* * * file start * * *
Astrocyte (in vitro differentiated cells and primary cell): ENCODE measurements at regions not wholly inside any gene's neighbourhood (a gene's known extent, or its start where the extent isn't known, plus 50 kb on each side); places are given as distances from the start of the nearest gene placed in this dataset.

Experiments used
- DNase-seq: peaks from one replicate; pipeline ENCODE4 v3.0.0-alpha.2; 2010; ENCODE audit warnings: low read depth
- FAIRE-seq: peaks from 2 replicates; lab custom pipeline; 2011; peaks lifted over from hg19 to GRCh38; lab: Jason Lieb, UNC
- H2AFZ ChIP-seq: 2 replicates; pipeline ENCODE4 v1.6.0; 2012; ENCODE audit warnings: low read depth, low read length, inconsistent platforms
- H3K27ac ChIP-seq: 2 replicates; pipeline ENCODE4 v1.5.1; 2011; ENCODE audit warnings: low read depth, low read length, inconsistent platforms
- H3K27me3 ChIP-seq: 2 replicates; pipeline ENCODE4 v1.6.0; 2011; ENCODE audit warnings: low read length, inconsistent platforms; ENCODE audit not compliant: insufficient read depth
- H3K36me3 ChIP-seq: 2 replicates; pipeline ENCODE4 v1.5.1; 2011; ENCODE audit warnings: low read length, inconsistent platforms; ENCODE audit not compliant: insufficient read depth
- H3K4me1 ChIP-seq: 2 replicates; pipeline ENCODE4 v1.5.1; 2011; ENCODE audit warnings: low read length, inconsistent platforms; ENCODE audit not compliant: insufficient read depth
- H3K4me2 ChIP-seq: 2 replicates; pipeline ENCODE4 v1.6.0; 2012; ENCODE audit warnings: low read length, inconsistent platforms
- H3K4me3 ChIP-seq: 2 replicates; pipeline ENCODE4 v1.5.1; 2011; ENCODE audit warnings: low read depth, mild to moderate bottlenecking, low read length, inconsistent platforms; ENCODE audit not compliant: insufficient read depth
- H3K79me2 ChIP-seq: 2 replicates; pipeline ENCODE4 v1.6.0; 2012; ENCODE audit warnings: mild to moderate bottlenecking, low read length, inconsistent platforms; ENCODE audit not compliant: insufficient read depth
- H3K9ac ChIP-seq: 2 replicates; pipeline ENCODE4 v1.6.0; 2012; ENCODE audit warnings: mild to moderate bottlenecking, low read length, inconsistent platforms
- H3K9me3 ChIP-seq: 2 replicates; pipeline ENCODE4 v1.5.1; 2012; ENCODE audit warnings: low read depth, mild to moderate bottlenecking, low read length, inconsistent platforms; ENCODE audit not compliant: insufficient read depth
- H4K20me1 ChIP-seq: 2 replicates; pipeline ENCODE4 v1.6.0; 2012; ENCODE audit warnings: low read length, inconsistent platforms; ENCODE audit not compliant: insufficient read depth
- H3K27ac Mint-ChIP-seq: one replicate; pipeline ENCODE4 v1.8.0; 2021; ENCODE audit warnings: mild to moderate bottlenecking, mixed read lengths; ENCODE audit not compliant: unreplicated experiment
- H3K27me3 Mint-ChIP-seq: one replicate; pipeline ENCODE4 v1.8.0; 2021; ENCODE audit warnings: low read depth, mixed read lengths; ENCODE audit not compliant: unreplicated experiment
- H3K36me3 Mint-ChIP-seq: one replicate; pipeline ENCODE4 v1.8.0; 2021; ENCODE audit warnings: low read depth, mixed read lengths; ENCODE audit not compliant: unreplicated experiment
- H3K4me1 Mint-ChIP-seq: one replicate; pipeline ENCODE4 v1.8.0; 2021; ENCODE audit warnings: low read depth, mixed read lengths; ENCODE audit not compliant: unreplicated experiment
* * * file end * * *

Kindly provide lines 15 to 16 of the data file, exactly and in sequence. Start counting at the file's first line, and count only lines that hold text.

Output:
- H4K20me1 ChIP-seq: 2 replicates; pipeline ENCODE4 v1.6.0; 2012; ENCODE audit warnings: low read length, inconsistent platforms; ENCODE audit not compliant: insufficient read depth
- H3K27ac Mint-ChIP-seq: one replicate; pipeline ENCODE4 v1.8.0; 2021; ENCODE audit warnings: mild to moderate bottlenecking, mixed read lengths; ENCODE audit not compliant: unreplicated experiment